The International Medical Device Regulators Forum (IMDRF) has raised concerns about the "questionable use of custom-made device exemptions" in a draft harmonization proposal.
Harmonized regulatory texts predate the emergence of custom, 3D-printed medical devices, resulting in a patchwork of national approaches that IMDRF fears are being misused.
To address the problem, IMDRF has designed a decision tree to determine the suitability of products for custom-made device pathways.
The medical device landscape today is very different from the one IMDRF's predecessor, the Global Harmonization Task Force, faced when it wrote its foundational documents. Back then, early documents failed to set out a harmonized approach to such products because they were not yet a prominent part of the device terrain.
National agencies have filled the gap by creating exemptions sparing custom-made devices from certain regulations. U.S. regulations limit eligibility to products that are used in no more than "five new custom device cases per year." Yet, according to IMDRF, which lists the U.S., Europe and 10 other countries as members, said similar exemptions are being used more expansively in some parts of the world.
"Some jurisdictions are noticing questionable use of custom-made device exemptions; with growing numbers of patients receiving higher risk classification medical devices to meet their particular needs, under these exemptions," IMDRF wrote in a draft text about custom-made device pathway.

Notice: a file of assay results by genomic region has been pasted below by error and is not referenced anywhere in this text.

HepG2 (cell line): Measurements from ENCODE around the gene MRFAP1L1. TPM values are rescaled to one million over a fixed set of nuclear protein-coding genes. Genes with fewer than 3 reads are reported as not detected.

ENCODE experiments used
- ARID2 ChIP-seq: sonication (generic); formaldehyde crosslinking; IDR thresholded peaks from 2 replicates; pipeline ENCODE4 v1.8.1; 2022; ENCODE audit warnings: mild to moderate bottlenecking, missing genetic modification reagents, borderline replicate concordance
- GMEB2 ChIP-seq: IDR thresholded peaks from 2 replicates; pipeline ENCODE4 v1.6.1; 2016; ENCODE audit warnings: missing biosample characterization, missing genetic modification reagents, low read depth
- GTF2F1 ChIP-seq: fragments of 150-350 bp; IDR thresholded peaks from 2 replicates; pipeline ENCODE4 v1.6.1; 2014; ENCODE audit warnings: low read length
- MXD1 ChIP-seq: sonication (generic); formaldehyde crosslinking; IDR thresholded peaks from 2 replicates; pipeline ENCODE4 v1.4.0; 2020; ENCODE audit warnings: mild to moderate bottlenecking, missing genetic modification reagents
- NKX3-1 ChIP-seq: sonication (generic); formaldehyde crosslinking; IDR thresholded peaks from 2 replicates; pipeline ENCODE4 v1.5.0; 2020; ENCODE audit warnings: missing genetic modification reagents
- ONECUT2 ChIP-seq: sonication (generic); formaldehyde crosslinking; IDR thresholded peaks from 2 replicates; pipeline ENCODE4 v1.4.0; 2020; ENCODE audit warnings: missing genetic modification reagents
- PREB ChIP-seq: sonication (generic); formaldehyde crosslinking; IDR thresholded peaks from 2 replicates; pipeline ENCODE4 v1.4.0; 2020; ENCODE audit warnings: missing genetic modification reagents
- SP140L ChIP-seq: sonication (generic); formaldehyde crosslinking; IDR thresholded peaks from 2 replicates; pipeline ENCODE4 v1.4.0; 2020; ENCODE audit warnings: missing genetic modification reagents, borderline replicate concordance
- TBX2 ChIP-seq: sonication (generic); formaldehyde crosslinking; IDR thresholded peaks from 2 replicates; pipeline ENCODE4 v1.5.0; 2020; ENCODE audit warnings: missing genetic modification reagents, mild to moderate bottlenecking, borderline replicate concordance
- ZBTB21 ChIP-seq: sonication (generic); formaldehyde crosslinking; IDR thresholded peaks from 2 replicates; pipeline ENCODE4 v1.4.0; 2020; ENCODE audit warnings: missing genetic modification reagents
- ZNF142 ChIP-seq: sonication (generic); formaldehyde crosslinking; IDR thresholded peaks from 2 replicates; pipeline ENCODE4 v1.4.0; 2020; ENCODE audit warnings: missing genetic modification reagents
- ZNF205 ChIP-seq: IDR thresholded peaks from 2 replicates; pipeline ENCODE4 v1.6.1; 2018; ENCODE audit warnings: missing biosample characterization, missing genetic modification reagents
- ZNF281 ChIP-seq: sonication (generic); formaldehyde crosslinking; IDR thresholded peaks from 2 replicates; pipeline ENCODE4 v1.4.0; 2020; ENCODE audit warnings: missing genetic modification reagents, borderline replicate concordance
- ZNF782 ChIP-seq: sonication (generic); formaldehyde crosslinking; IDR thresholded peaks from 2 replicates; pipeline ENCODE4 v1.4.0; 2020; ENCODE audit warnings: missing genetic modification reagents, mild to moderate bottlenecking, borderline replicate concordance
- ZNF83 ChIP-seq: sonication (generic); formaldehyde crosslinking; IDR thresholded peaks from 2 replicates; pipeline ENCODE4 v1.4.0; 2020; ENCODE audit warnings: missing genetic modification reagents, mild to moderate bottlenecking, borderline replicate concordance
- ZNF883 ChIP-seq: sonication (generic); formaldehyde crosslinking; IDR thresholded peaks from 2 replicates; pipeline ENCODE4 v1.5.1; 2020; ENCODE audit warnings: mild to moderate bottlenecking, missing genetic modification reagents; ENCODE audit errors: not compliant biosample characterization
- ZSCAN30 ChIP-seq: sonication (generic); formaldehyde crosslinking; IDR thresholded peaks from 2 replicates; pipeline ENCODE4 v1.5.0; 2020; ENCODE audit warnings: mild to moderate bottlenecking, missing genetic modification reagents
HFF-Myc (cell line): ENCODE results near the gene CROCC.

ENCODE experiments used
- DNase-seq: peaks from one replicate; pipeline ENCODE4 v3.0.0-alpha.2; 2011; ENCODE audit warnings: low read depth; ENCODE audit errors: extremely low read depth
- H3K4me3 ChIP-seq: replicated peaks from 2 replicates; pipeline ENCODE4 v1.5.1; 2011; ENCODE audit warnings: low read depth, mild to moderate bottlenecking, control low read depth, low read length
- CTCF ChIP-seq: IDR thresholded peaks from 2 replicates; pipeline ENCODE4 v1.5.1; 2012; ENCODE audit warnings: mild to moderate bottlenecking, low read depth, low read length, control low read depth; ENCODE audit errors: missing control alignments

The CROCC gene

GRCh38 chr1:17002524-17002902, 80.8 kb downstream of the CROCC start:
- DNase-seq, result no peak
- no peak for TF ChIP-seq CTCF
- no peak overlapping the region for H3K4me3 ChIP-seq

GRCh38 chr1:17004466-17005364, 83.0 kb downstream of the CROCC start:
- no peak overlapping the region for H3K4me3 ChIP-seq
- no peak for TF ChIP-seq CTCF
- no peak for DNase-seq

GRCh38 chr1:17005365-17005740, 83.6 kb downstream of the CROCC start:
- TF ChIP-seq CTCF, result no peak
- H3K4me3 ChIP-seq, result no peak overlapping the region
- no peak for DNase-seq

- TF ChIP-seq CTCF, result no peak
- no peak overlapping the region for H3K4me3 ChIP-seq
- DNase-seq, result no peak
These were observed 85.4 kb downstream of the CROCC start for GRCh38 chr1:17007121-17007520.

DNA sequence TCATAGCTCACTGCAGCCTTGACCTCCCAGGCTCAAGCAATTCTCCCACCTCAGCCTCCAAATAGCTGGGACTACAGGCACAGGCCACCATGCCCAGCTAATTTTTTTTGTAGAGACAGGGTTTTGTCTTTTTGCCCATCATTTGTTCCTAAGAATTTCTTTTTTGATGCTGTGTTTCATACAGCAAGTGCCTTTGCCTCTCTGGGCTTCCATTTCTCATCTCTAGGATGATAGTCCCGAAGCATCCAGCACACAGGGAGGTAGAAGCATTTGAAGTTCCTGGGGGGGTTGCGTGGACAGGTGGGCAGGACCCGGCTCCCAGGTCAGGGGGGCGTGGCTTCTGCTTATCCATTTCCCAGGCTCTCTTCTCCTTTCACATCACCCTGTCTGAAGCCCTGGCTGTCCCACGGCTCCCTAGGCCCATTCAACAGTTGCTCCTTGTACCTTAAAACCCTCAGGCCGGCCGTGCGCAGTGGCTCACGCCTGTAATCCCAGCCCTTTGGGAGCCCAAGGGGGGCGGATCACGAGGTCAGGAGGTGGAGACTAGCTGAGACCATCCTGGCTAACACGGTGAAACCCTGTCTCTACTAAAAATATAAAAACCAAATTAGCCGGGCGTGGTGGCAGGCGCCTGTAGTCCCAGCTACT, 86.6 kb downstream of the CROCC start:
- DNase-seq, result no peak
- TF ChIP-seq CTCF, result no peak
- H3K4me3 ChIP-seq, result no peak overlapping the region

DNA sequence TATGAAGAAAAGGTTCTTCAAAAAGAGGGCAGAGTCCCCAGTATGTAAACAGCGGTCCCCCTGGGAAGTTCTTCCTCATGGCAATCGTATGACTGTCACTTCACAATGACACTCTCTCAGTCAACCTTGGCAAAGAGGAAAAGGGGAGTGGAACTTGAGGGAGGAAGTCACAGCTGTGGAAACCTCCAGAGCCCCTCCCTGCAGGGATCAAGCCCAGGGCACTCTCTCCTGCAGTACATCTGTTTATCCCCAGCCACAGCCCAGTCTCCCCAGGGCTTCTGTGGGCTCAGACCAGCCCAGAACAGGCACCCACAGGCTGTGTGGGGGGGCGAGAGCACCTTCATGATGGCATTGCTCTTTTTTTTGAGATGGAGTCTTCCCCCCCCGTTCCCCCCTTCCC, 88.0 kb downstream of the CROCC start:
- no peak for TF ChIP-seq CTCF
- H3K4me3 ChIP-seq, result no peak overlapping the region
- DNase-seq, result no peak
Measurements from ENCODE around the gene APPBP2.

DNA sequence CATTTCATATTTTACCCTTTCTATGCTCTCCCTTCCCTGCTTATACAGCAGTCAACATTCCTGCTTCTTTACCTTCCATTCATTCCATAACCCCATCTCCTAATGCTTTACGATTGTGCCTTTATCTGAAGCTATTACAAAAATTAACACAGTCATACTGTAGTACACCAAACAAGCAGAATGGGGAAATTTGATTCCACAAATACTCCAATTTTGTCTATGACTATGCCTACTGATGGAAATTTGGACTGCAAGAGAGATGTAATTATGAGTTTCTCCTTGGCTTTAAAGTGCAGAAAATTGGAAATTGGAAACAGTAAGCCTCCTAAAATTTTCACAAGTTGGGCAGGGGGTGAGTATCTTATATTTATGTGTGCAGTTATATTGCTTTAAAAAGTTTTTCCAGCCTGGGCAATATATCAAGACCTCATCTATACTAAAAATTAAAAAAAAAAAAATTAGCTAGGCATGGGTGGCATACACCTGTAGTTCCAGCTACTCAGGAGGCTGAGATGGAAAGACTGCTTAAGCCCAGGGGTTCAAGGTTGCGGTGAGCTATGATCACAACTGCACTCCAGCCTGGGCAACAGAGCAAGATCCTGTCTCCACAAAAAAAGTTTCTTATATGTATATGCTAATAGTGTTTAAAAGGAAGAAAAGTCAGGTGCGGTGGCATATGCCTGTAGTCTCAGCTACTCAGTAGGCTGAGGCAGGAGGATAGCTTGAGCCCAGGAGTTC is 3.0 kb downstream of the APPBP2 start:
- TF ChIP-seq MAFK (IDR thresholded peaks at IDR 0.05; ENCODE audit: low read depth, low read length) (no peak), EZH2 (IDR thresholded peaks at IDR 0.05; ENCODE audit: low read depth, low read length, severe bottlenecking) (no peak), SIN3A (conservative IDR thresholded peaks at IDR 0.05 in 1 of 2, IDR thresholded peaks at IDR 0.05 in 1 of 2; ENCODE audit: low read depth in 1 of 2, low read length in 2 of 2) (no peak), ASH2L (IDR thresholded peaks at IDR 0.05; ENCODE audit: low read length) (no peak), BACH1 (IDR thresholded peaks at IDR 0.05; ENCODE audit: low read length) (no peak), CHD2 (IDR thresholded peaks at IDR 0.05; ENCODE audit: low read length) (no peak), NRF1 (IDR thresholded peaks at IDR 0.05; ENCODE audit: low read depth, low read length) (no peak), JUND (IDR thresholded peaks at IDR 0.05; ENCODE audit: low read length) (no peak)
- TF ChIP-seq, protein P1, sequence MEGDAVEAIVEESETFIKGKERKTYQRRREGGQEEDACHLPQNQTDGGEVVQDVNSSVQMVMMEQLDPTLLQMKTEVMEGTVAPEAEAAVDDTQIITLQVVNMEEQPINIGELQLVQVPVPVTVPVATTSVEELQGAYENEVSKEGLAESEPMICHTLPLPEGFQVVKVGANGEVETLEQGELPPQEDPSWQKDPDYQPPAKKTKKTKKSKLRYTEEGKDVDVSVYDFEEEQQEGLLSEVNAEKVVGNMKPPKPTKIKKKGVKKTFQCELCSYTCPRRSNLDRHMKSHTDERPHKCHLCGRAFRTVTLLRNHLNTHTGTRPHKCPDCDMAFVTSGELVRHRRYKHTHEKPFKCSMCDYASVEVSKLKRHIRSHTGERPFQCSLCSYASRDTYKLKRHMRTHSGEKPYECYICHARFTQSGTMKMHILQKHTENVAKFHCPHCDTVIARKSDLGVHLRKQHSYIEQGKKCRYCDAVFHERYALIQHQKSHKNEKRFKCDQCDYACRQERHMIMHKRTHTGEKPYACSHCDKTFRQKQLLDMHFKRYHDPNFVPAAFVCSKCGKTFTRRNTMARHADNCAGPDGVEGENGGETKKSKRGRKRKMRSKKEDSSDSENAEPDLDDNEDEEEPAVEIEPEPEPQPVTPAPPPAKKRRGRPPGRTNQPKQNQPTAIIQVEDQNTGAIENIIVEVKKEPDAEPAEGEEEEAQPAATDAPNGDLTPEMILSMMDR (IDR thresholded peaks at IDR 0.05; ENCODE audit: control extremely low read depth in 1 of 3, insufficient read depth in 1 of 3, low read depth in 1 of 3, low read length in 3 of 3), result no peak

IMDRF used the rest of the draft text to set out how it aims to harmonize approaches to oversight of custom-made devices and curtail some of those exemptions. A regulatory pathway decision tree is central to that effort.
The decision tree poses a series of questions to determine the appropriate pathway for a device. To be eligible for the custom-made pathway, a product must meet multiple criteria that assess if it is designed to suit an individual patient's features under the oversight of a healthcare professional rather than a device manufacturer.
Another section of the document sets out the general requirements for custom-made devices. IMDRF is proposing to recommend that production of higher risk custom-made devices, such as permanent implants, take place at facilities subject to third-party oversight.
IMDRF is accepting feedback on the draft until July 24.